Nose: Burnt wood, caramel, and a hint of vanilla. There's alcohol with some burn, but it's surprisingly mild on the nose for the proof. I had to inhale more deeply than anticipated to pull out what I did here.
Palate: Caramelized wood and burnt brown sugar take the forefront bringing some sweetness into play. Dry wood and leather oppose the sweetness, while a hint of dark chocolate brings everything together. The alcohol creeps up after a moment rather than hitting you right up front, spiking mid-palate with Stagg’s well known cinnamon spice. After the spicy kick it dries out quickly getting woody and tannic leading into the finish.
Finish: The tannic bitterness transitions back to sweet. Caramel and burnt brown sugar come into play once again. The alcohol burn lingers in the back of your throat, which hides the flavors a little bit in the finish. It warms your chest in a good way, but not as much as expected for the proof. Medium to long finish overall.
Uniqueness: Five years ago barrel proof bourbons were less common than today. Because this has become a more popular trend, George T. Stagg has quite a bit more competition when it comes to robust, “straight-from-the-barrel” proof monsters. Despite this, Stagg still maintains a unique flavor profile amongst the competition. Maybe a better question is “How unique is this year’s Stagg compared with prior years?”
To answer that question, I poured some 2012, 2013, and 2014 for a Stagg vs. Stagg vs. Stagg showdown. The result surprised me. 2012 is almost perfection. It’s textbook Stagg flavor profile with all the barrel-char robustness you might envision. 2013 stands apart from the others with a more unique profile which I actually picked blind out of the three. Finally our bourbon in review, 2014... unfortunately it takes a backseat to the previous releases in robustness of flavor. It’s still a top notch bourbon, just not quite as "wow" as the past two years when sipped side by side. 2012 dominates as my favorite of the three - a robust and traditional Stagg that is everything you could ever want it to be. 2013 wins out for uniqueness and fullness of flavor, although I prefer the 2012’s profile by comparison. This is just a matter of preference because 2013 is also outstanding - there's quite a nose on it too. 2014 presents a drier, woodier, and less full flavor profile than both of the past two releases making it my least favorite when sipped side by side. It’s essentially a tamer, oakier version of the 2012 release, which might appeal to some. Keep in mind this was a full-on technical tasting. Sipped on their own it’s more difficult to pick out these nuances and some may prefer 2014’s flavor profile over the past two years.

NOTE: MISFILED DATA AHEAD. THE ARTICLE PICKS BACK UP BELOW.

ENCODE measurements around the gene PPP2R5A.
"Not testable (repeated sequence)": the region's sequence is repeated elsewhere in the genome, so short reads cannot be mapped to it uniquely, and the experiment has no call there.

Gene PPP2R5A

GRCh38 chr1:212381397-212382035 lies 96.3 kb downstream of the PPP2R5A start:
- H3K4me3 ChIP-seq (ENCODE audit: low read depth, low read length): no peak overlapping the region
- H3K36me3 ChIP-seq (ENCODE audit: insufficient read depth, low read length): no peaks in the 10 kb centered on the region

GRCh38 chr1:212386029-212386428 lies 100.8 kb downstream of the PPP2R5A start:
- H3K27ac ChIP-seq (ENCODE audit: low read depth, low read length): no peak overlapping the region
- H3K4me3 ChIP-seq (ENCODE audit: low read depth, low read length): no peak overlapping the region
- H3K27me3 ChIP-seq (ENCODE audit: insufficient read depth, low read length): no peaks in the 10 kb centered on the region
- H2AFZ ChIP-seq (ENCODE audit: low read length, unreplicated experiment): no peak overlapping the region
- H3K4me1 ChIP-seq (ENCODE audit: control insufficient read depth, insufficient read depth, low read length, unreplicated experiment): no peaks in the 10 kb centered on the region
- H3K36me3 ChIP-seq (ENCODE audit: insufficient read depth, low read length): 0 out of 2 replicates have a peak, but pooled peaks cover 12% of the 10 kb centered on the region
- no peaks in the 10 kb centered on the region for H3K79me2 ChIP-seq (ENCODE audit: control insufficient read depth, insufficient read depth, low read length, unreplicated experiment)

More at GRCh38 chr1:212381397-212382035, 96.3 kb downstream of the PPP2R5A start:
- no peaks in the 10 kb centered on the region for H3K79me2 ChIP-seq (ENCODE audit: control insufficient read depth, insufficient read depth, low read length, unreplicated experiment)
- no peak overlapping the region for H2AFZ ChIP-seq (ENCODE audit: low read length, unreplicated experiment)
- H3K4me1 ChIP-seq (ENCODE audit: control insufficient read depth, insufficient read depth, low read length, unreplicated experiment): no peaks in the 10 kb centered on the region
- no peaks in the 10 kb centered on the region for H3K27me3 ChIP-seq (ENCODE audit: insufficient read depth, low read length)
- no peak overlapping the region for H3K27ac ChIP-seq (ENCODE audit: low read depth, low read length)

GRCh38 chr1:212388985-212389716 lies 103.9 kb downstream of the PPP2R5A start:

Value: Like the rest of the Buffalo Trace Antique Collection you can’t go wrong with Stagg. It’s a must buy at $80 and even worth paying a little more if you need to. A $10 increase in MSRP over last year seems fair. We estimate around 10,849 bottles will be released this year, which is miniscule considering those bottles need to be shared among everyone worldwide. Check out our 2014 BTAC Fact Sheet for full details on this and the rest of the BTAC collection.
Overall: George T. Stagg is a beast of a bourbon. It consistently makes many enthusiasts’ list of favorites for the year, mine included. Despite the growing competition in the barrel proof arena, when you’re thirsty for Stagg it seems there is no other bourbon that can quench that thirst. I’m not always in the mood for it, but when I am, I really am. This year’s Stagg is no exception. Although I did a fairly technical comparison with 2012 and 2013 versions and found 2014 to have the least powerful flavor profile, it is still a top notch bourbon and Stagg fans will not be disappointed.
To sum it up: Maybe not the biggest “Staggy” beast, but still a beast of a bourbon worthy of its name.
-Nick - Reviewed: 1/2015
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